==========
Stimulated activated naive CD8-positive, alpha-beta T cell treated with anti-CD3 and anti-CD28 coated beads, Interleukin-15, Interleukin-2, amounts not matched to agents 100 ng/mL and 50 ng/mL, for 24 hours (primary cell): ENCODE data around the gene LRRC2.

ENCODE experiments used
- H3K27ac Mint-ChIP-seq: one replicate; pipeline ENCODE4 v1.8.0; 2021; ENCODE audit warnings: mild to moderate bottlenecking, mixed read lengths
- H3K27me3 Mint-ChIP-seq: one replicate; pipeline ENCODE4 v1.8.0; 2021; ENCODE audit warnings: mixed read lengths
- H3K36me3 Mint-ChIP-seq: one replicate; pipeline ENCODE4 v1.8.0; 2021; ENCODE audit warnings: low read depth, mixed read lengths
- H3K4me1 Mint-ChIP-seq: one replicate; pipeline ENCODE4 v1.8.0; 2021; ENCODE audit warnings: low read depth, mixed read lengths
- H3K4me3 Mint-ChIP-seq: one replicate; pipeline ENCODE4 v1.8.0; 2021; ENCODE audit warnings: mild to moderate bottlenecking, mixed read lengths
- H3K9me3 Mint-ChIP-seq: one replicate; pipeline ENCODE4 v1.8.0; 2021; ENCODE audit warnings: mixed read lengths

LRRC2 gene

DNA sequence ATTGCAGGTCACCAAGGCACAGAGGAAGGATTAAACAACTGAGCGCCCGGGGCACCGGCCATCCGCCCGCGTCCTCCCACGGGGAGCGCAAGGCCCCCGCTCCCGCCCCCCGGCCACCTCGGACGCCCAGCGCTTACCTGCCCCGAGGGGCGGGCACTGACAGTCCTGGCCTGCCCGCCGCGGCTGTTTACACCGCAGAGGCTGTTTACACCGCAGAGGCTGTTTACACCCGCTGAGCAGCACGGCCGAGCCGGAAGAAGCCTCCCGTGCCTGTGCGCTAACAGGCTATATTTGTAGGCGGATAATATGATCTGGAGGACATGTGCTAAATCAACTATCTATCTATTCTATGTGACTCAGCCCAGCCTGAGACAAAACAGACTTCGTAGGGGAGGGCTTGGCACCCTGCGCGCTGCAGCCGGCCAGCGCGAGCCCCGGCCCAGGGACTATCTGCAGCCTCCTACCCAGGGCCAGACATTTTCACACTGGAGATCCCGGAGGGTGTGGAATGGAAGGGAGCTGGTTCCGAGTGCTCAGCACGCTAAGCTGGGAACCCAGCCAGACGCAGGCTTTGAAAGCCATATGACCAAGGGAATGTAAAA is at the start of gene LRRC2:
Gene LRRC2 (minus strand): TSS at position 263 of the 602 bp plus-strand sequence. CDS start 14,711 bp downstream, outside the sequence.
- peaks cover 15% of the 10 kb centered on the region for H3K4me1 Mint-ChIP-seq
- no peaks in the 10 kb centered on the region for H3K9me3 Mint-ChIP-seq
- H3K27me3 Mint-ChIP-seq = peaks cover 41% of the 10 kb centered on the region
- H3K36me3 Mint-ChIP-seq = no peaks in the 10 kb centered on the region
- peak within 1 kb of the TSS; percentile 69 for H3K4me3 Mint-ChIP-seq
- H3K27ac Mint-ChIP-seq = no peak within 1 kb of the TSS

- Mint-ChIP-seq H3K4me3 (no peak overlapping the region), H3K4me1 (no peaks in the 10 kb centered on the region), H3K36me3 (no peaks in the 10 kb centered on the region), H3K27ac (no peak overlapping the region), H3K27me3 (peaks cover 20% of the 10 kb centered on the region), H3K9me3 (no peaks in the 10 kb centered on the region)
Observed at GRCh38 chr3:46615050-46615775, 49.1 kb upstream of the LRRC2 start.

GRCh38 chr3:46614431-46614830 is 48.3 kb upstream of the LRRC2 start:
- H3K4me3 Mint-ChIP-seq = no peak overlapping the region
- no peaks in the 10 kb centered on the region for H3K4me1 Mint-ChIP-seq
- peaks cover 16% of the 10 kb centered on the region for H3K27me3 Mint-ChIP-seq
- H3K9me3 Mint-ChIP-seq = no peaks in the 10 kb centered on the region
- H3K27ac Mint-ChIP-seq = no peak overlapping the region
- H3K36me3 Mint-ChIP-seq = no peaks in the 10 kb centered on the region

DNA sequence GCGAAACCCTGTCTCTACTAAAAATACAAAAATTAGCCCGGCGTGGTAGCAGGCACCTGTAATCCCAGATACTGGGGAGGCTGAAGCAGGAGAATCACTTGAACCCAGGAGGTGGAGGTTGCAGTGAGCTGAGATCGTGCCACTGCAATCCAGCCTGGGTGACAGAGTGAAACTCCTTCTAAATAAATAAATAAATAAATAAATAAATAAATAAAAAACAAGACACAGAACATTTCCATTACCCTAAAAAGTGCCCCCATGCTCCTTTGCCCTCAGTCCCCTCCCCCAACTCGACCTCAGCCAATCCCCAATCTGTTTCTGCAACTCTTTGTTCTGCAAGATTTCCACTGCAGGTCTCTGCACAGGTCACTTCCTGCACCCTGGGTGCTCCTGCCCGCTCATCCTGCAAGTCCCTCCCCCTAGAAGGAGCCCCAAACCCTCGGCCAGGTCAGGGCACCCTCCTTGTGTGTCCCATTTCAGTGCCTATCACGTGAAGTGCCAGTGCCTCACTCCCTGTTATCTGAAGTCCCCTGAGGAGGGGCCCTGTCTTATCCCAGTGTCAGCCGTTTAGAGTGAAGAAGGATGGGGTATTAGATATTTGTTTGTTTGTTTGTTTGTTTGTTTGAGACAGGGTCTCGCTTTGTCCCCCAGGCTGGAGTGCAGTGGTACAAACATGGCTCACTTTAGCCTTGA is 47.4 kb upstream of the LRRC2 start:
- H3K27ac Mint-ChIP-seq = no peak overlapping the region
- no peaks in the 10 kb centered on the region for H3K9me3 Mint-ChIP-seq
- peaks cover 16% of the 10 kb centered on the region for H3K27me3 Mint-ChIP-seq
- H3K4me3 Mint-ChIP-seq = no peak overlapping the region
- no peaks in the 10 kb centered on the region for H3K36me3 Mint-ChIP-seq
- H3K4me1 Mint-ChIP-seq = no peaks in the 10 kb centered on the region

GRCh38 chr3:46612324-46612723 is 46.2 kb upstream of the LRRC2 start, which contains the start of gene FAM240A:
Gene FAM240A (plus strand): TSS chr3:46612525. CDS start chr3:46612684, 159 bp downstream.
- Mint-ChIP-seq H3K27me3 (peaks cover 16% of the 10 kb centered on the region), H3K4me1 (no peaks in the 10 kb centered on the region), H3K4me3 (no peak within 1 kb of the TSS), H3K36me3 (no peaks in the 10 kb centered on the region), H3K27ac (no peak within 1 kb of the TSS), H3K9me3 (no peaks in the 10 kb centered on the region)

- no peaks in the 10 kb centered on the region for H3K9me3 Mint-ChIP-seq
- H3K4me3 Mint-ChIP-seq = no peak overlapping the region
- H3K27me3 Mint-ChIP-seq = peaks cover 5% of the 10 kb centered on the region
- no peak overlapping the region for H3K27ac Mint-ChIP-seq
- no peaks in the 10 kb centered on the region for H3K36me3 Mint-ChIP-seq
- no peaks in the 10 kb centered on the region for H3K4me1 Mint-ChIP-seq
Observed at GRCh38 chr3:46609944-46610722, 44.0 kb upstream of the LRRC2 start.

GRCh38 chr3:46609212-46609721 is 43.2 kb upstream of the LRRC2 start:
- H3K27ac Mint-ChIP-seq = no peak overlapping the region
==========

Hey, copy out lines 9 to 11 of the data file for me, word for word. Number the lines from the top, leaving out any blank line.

LRRC2 gene

DNA sequence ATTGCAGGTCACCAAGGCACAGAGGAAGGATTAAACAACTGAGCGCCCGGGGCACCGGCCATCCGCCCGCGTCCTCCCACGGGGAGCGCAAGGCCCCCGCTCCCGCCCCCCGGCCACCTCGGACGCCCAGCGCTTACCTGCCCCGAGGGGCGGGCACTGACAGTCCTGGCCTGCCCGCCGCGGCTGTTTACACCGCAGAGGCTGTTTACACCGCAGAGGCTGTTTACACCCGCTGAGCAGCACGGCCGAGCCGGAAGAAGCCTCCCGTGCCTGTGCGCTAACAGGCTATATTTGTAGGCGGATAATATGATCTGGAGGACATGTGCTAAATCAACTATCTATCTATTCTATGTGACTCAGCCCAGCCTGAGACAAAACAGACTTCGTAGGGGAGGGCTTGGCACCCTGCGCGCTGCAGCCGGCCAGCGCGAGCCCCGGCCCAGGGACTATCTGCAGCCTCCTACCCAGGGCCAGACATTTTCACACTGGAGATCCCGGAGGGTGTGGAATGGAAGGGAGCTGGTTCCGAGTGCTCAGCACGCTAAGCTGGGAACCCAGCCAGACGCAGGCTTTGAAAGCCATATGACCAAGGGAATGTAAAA is at the start of gene LRRC2:
Gene LRRC2 (minus strand): TSS at position 263 of the 602 bp plus-strand sequence. CDS start 14,711 bp downstream, outside the sequence.